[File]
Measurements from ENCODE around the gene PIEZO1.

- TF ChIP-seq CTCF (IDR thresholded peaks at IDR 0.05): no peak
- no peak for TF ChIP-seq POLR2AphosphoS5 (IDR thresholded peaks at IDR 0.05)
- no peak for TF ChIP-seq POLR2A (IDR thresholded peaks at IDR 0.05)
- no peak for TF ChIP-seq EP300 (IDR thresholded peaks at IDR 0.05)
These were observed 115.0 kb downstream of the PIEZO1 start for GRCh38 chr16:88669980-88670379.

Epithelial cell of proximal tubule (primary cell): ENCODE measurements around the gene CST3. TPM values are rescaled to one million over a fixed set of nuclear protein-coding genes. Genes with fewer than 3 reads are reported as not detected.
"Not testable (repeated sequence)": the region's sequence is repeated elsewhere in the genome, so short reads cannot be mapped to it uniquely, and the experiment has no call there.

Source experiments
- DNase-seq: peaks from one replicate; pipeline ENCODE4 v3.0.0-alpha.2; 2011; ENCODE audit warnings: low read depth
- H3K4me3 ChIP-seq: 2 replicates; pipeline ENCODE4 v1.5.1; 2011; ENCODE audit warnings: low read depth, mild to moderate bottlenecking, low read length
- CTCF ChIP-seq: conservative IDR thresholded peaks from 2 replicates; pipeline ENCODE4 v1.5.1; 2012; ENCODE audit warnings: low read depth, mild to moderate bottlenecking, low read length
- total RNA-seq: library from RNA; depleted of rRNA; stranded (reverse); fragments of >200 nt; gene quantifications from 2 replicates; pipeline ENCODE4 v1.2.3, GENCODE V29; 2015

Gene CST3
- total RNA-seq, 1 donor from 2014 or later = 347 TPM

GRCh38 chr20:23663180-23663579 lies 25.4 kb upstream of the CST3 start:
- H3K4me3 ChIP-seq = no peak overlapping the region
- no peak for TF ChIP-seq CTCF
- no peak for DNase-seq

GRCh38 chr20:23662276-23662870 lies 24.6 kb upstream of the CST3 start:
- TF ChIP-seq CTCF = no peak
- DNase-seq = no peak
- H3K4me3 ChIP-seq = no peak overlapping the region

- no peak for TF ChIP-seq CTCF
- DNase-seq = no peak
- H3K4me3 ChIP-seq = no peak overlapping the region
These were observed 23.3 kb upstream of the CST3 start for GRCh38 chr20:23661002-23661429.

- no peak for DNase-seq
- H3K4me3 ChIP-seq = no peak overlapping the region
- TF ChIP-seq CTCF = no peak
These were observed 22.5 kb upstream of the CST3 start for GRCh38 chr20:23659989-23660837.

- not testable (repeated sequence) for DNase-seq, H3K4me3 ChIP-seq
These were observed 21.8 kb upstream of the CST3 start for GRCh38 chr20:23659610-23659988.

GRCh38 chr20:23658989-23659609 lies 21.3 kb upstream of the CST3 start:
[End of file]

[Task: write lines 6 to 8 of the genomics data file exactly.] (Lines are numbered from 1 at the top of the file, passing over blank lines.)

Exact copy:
These were observed 115.0 kb downstream of the PIEZO1 start for GRCh38 chr16:88669980-88670379.

Epithelial cell of proximal tubule (primary cell): ENCODE measurements around the gene CST3. TPM values are rescaled to one million over a fixed set of nuclear protein-coding genes. Genes with fewer than 3 reads are reported as not detected.
"Not testable (repeated sequence)": the region's sequence is repeated elsewhere in the genome, so short reads cannot be mapped to it uniquely, and the experiment has no call there.